|Body System||Undesirable effect|
|Blood and lymphatic system disorders||Thrombocytopenia|
|These are not necessarily causally related to paracetamol|
|Immune system disorders||Anaphylaxis|
|Cutaneous hypersensitivity reactions including skin rashes, angioedema and Stevens Johnson syndrome, toxic epidermal necrolysis|
|Respiratory, thoracic and mediastinal disorders||Bronchospasm*|
|Hepatobiliary disorders||Hepatic dysfunction|
|Gastrointestinal disorders||Acute pancreatitis|
The frequency of these events is unknown but considered likely to be rare.
|Body System||Undesirable effect|
|Immune system disorders||Allergic reactions, angioedema, anaphylactic reactions|
|Respiratory, thoracic and mediastinal disorders||Dyspnoea*|
|Gastrointestinal disorders||Nausea, vomiting, abdominal discomfort,|
|Skin and subcutaneous disorders||Rash, urticaria|
PHENYLEPHRINE HYDROCHLORIDEThe following adverse events have been observed in clinical trials with phenylephrine and may therefore represent the most commonly occurring adverse events.
|Body System||Undesirable effect|
|Psychiatric disorders||Nervousness, irritability, restlessness, and excitability|
|Nervous system disorders||Headache, dizziness, insomnia|
|Cardiac disorders||Increased blood pressure|
|Gastrointestinal disorders||Nausea, Vomiting, diarrhoea|
|Eye disorders||Mydriasis, acute angle closure glaucoma, most likely to occur in those with closed angle glaucoma|
|Cardiac disorders||Tachycardia, palpitations|
|Skin and subcutaneous disorders||Allergic reactions (e.g. rash, urticaria, allergic dermatitis). Hypersensitivity reactions including cross-sensitivity with other sympathomimetics may occur.|
|Renal and urinary disorders||Dysuria, urinary retention. This is most likely to occur in those with bladder outlet obstruction, such as prostatic hypertrophy.|
Reporting of suspected adverse reactionsReporting suspected adverse reactions after authorisation of the medicinal product is important. It allows continued monitoring of the benefit/risk balance of the medicinal product. Healthcare professionals are asked to report any suspected adverse reactions via the Yellow Card Scheme at: www.mhra.gov.uk/yellowcard.
PARACETAMOLLiver damage is possible in adults who have taken 10 g or more of paracetamol. Ingestion of 5 g or more of paracetamol may lead to liver damage if the patient has risk factors (see below).
Risk FactorsIf the patienta) is on long term treatment with carbamazepine, phenobarbital, phenytoin, primidone, rifampicin, St John's Wort or other drugs that induce liver enzymes.
orb) Regularly consumes ethanol in excess of recommended amounts.
orc) Is likely to be glutathione deplete e.g. eating disorders, cystic fibrosis, HIV infection, starvation, cachexia.
SymptomsSymptoms of paracetamol overdosage in the first 24 hours are pallor, nausea, vomiting, anorexia and abdominal pain. Liver damage may become apparent 12 to 48 hours after ingestion. Abnormalities of glucose metabolism and metabolic acidosis may occur. In severe poisoning, hepatic failure may progress to encephalopathy, haemorrhage, hypoglycaemia, cerebral oedema, and death. Acute renal failure with acute tubular necrosis, strongly suggested by loin pain, haematuria and proteinuria, may develop even in the absence of severe liver damage. Cardiac arrhythmias and pancreatitis have been reported.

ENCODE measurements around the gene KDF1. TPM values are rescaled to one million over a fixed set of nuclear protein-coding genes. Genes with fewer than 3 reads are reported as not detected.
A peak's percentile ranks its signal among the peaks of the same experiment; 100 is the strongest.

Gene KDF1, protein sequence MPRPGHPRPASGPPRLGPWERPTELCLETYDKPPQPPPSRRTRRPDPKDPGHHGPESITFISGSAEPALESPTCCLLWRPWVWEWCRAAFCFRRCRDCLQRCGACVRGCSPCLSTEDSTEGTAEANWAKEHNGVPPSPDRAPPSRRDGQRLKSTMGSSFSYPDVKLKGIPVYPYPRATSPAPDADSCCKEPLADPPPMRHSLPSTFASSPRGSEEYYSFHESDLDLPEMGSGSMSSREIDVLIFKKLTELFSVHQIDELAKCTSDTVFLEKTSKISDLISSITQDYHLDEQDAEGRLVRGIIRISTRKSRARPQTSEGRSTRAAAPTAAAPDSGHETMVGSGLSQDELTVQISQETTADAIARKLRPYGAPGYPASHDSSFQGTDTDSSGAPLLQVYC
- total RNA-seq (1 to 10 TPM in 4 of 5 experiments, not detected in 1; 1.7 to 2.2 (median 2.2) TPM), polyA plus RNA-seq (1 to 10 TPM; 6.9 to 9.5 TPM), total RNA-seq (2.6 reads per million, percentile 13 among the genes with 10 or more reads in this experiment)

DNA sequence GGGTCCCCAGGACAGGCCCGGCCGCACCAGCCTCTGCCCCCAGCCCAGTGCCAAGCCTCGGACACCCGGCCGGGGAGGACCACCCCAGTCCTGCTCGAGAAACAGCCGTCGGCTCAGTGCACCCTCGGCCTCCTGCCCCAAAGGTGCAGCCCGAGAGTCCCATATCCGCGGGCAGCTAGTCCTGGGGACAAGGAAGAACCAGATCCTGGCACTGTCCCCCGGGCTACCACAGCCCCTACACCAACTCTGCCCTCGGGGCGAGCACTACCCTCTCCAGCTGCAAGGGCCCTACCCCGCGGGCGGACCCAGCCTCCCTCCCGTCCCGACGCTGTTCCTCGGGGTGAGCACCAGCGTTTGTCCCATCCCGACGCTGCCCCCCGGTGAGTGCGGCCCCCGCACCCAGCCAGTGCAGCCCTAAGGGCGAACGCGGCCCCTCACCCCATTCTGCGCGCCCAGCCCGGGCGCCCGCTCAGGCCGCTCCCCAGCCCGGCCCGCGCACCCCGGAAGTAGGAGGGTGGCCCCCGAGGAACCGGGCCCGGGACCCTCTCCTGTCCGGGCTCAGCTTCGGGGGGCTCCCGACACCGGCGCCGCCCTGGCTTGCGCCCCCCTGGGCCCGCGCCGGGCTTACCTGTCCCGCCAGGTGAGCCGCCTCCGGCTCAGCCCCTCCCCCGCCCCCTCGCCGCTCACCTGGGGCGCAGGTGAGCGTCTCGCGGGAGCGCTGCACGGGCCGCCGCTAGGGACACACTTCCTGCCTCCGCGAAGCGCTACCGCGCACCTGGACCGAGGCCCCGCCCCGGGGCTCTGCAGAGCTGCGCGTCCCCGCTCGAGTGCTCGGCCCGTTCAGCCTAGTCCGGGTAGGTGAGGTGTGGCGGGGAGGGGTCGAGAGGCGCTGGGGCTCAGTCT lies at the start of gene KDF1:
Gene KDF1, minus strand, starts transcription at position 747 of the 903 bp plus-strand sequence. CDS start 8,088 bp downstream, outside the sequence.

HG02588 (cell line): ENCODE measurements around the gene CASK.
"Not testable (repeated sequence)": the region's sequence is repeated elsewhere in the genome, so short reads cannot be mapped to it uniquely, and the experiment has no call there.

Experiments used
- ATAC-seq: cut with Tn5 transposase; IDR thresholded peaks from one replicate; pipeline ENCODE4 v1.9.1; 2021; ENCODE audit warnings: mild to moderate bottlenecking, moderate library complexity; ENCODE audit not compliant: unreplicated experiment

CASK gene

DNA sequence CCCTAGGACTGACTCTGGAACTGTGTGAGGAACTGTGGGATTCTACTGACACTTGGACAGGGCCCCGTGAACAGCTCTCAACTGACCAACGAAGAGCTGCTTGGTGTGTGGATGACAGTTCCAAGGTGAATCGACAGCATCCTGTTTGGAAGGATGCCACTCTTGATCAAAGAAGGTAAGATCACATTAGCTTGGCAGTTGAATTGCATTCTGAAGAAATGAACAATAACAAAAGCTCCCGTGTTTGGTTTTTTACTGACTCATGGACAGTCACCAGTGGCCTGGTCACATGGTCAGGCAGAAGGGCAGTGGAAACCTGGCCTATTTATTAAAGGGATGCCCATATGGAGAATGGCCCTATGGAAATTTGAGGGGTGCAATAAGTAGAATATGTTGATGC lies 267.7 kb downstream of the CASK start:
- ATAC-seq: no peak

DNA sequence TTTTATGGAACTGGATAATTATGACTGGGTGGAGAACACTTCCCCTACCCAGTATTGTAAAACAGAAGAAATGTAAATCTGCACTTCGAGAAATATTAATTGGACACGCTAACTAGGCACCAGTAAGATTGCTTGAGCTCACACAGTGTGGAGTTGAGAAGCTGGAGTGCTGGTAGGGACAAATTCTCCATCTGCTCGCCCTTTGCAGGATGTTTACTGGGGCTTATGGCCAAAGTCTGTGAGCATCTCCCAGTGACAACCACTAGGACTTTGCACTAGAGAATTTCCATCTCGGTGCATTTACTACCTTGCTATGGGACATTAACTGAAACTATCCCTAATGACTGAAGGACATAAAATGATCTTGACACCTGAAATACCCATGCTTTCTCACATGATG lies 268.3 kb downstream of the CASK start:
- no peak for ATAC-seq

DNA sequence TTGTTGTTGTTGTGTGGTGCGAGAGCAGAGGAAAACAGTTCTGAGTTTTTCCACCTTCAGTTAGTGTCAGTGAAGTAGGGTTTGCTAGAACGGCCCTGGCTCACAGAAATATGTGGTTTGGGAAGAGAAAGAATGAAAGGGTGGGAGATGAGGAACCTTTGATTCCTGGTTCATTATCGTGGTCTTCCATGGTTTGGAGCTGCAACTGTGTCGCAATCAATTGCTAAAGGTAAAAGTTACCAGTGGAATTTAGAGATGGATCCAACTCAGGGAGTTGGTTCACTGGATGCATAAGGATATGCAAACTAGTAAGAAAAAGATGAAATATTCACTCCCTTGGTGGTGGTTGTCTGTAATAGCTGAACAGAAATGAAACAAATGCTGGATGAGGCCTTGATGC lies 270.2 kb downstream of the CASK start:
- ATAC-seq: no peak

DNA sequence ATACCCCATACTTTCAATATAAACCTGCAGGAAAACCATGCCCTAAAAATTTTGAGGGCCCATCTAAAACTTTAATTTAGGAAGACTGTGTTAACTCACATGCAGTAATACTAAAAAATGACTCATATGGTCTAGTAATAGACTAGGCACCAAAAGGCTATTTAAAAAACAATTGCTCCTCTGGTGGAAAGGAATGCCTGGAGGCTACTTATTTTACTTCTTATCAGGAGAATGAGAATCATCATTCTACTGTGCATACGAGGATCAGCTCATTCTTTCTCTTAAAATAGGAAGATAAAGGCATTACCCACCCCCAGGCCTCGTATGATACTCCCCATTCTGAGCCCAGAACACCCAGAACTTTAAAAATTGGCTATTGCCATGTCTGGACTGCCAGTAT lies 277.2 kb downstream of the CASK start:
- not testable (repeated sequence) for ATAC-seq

ManagementImmediate treatment is essential in the management of paracetamol overdose. Despite a lack of significant early symptoms, patients should be referred to hospital urgently for immediate medical attention. Symptoms may be limited to nausea or vomiting and may not reflect the severity of overdose or the risk of organ damage. Management should be in accordance with established treatment guidelines, see British National Formulary (BNF) overdose section.Treatment with activated charcoal should be considered if the overdose has been taken within one hour. Plasma paracetamol concentration should be measured at four hours or later after ingestion (earlier concentrations are unreliable). Treatment with N-acetylcysteine, may be used up to 24 hours after ingestion of paracetamol, however, the maximum protective effect is obtained up to eight hours post-ingestion. The effectiveness of the antidote declines sharply after this time. If required the patient should be given intravenous N-acetylcysteine, in line with the established dosage schedule. If vomiting is not a problem, oral methionine may be a suitable alternative for remote areas, outside hospital. Management of patients who present with serious hepatic dysfunction beyond 24 hours from ingestion should be discussed with the National Poisons Information Service (NPIS) or a liver unit.
Symptoms and signsVery large doses of guaifenesin cause nausea and vomiting.
TreatmentVomiting would be treated by fluid replacement and monitoring of electrolytes if indicated.
Symptoms and signsPhenylephrine overdosage is likely to result in effects similar to those listed under adverse reactions. Additional symptoms may include hypertension and possibly reflux bradycardia. In severe cases confusion, hallucinations, seizures and arrhythmias may occur. However the amount required to produce serious phenylephrine toxicity would be greater than required to cause paracetamol-related toxicity.There have been rare reports of allergic reactions.
TreatmentTreatment should be as clinically appropriate. Severe hypertension may need to be treated with an alpha blocking drug such as phentolamine.
|Pharmacotherapeutic Group: ATC code:||Other analgesics and antipyretics & Other cold combination preparations N02B E51|
Core:Microcrystalline celluloseStearic acidPovidone
Film Coat:Hypromellose Polyethylene glycol
McNeil Products Ltd
Foundation Park, Roxborough Way, Maidenhead, Berks, SL6 3UG